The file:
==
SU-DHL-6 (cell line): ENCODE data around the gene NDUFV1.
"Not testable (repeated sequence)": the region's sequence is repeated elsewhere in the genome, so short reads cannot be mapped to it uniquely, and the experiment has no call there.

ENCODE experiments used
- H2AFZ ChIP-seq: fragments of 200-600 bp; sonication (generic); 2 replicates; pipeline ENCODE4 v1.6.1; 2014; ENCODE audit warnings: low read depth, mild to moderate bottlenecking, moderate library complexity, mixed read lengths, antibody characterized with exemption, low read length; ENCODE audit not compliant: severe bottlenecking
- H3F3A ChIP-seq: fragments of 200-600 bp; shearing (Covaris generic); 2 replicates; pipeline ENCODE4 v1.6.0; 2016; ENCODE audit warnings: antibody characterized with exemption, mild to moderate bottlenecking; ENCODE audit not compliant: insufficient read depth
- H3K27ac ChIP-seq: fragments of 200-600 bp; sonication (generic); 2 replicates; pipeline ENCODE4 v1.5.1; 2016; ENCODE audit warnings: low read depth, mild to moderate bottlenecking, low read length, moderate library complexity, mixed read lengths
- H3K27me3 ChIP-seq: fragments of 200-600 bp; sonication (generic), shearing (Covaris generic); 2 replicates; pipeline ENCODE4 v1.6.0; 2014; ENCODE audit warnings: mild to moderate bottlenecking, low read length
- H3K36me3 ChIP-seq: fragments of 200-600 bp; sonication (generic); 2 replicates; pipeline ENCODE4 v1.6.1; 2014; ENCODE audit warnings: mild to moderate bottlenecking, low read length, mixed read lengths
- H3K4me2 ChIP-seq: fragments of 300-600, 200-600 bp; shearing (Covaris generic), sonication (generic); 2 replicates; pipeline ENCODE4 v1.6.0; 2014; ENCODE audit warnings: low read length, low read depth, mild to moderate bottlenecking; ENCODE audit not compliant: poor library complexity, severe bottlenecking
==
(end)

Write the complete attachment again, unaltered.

SU-DHL-6 (cell line): ENCODE data around the gene NDUFV1.
"Not testable (repeated sequence)": the region's sequence is repeated elsewhere in the genome, so short reads cannot be mapped to it uniquely, and the experiment has no call there.

ENCODE experiments used
- H2AFZ ChIP-seq: fragments of 200-600 bp; sonication (generic); 2 replicates; pipeline ENCODE4 v1.6.1; 2014; ENCODE audit warnings: low read depth, mild to moderate bottlenecking, moderate library complexity, mixed read lengths, antibody characterized with exemption, low read length; ENCODE audit not compliant: severe bottlenecking
- H3F3A ChIP-seq: fragments of 200-600 bp; shearing (Covaris generic); 2 replicates; pipeline ENCODE4 v1.6.0; 2016; ENCODE audit warnings: antibody characterized with exemption, mild to moderate bottlenecking; ENCODE audit not compliant: insufficient read depth
- H3K27ac ChIP-seq: fragments of 200-600 bp; sonication (generic); 2 replicates; pipeline ENCODE4 v1.5.1; 2016; ENCODE audit warnings: low read depth, mild to moderate bottlenecking, low read length, moderate library complexity, mixed read lengths
- H3K27me3 ChIP-seq: fragments of 200-600 bp; sonication (generic), shearing (Covaris generic); 2 replicates; pipeline ENCODE4 v1.6.0; 2014; ENCODE audit warnings: mild to moderate bottlenecking, low read length
- H3K36me3 ChIP-seq: fragments of 200-600 bp; sonication (generic); 2 replicates; pipeline ENCODE4 v1.6.1; 2014; ENCODE audit warnings: mild to moderate bottlenecking, low read length, mixed read lengths
- H3K4me2 ChIP-seq: fragments of 300-600, 200-600 bp; shearing (Covaris generic), sonication (generic); 2 replicates; pipeline ENCODE4 v1.6.0; 2014; ENCODE audit warnings: low read length, low read depth, mild to moderate bottlenecking; ENCODE audit not compliant: poor library complexity, severe bottlenecking